During a ride in his rath, Chouhan tells ThePrint he’s confident his welfare schemes will make him CM yet again, dismisses impact of farmers’ unrest.
Khandwa/Burhanpur: Madhya Pradesh chief minister Shivraj Singh Chouhan has dismissed the Congress party’s promise to open a gaushala (cow shelter) in every gram panchayat in the state, saying the people know what the opposition party did in the past.
“You (Congress leaders) go to temples… you talk about cow shelters… But people are not stupid. What did you do in the past 50 years?” Chouhan said in an interview to ThePrint, rejecting the opposition party’s gambit to play “soft Hindutva” in the coming elections.
He also didn’t see any threat from a potential Congress-Bahujan Samaj Party alliance.
“You may have any alliance but you can’t succeed if you don’t have the support of the people. We will emerge victorious,” he said.
Ahead of the assembly elections set to be held in November-December, the chief minister has been touring the state in his rath — a specially designed bus fitted with a hydraulic lift, toilet facilities, a living room, et al — as part of his ‘Janashirwad Yatra’.
His wife, Sadhna, travels with him, and has been drawing a good response, especially from women. Back in the rath, she is a caring wife, ensuring that Chouhan eats on time; giving poha, pakora, jalebi and water to other occupants of the rath; and instructing securitymen and close aides to “watch” whenever the chief minister comes to the bus door and the crowd surges towards him.
A bevy of populist schemes
ThePrint caught up with Chouhan in his rath between Burhanpur, about 330 km south of Bhopal, and Khandwa, better known as the birthplace of legendary singer Kishore Kumar. In between public addresses and interactions with crowds at different places, he fielded questions about how he was preparing to beat anti-incumbency the third time in a row.
The chief minister said the BJP has more public support in Madhya Pradesh today than it did in 2008 or 2013, thanks to his pro-poor welfare schemes. His government’s development schemes have “transformed the lives of the people” and there is no anti-incumbency, he said.
The BJP had won 165 seats in the 230-member assembly in the 2013 elections and Chouhan expects a better tally this time by capitalising on his cradle-to-grave populist schemes which, the BJP believes, have got at least one beneficiary in every household.
He particularly mentioned the Sambal Yojana, under which all poor and below-poverty-line people have to pay a flat power tariff of Rs 200 per month. About 2 crore of the 5 crore voters in the state have already registered under this scheme in the first two months. The scheme also entails waiving all outstanding power bills — worth around Rs 5,200 crore — and withdrawal of all cases of theft and illegal connections.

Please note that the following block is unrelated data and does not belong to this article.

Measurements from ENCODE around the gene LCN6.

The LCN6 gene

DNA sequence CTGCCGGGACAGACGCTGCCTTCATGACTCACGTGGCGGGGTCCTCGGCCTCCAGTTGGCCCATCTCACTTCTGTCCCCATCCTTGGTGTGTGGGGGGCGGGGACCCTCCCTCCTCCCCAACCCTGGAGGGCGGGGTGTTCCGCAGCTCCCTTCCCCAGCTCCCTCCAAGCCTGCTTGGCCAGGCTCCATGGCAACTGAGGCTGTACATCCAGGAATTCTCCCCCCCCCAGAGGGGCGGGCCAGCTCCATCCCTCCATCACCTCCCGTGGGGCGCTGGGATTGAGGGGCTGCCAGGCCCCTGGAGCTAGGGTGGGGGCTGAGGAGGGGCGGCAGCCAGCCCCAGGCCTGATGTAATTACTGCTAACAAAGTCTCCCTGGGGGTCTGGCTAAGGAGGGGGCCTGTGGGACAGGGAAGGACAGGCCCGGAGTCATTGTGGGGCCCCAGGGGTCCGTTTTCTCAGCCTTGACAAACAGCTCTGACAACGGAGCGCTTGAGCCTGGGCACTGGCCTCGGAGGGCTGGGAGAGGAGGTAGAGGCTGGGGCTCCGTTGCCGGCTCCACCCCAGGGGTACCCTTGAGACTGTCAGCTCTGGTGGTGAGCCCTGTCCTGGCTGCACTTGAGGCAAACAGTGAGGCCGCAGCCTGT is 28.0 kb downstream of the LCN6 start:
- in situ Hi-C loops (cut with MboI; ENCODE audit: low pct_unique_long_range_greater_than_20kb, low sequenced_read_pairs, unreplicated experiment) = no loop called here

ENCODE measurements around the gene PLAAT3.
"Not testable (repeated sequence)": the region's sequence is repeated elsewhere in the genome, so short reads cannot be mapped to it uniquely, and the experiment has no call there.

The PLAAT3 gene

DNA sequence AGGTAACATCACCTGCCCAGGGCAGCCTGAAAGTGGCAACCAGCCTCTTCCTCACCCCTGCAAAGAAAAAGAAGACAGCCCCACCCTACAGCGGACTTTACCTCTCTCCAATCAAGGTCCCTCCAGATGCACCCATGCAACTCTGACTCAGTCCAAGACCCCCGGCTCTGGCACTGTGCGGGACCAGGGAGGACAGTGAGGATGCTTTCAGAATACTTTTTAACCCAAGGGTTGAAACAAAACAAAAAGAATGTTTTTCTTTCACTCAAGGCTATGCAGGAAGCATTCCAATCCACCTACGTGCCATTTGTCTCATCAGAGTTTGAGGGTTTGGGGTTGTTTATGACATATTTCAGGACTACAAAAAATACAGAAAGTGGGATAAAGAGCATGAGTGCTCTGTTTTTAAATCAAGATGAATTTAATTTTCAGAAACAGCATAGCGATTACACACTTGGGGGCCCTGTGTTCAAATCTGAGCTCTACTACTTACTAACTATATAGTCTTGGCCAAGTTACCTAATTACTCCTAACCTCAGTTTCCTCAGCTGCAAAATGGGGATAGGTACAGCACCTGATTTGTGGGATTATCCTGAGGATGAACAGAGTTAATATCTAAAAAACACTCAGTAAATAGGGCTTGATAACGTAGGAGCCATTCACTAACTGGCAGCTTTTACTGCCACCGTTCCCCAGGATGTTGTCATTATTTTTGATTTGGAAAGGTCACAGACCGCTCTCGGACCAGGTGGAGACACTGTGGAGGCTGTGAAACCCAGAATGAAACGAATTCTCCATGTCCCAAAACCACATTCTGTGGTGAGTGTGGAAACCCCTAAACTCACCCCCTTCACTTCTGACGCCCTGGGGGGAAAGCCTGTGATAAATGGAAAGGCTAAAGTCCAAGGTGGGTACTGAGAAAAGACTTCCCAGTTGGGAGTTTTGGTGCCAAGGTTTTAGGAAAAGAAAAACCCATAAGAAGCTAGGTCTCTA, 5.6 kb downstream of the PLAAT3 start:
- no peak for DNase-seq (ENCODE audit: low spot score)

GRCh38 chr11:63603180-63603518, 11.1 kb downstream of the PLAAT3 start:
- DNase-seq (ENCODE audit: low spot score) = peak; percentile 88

“Shivraj will pay all your electricity bills,” the chief minister said, speaking from atop his rath at Asirgarh.
Watching the swelling crowds outside, Sadhna shouted with joy: “Look, laadli ladki aa gayi.” She pointed to young women who could have been the beneficiaries of another scheme — Laadli Lakshmi Yojana — entailing cash incentives to girls from birth up to 21 years of age.
There are 173 welfare schemes running in the state today, a senior BJP leader travelling with the CM chipped in. Some of the government’s recently launched schemes include
Rs 12,000 for childbirth in a poor family and Rs 5,000 for the last rites of a poor person.
Farmers’ unrest and other protests
Asked how the farmers’ unrest would affect the BJP’s prospects, Chouhan was dismissive, saying he drew a great response from people when he visited Pipliya Mandi in Mandsaur, the epicentre of the agitations in which six farmers were killed in police firing last year. “Farmers are with me,” he said.
The chief minister sought to downplay protests by organisations proclaiming to represent upper castes, against the Centre’s act of getting parliamentary approval of the amendment to SC/ST (Prevention of Atrocities) Act in July to restore the provisions that had been diluted by the Supreme Court.
These organisations are also targeting Chouhan’s government for appealing against the Jabalpur High Court’s 2016 ruling against reservation in promotions.
“Samajik samarasta hamaara mool mantra hai (Social harmony is our basic principle). We believe in sabka saath, sabka vikas,” said Chouhan.
As his rath moved on, loud songs continued to blare at the public meeting at Asirgarh: “Onkara…Onkara… aage badhe Shivraj hamaara.”
A poster at the venue with Chouhan’s picture summed up his campaign theme, “62 saal banaam 10 saal (62 years versus 10 years)”.
For the record, Chouhan has been in the hot seat since November 2005, the BJP has been ruling the state uninterrupted since 2003, while the Congress has been in power in the state for a cumulative total of about 40 years.
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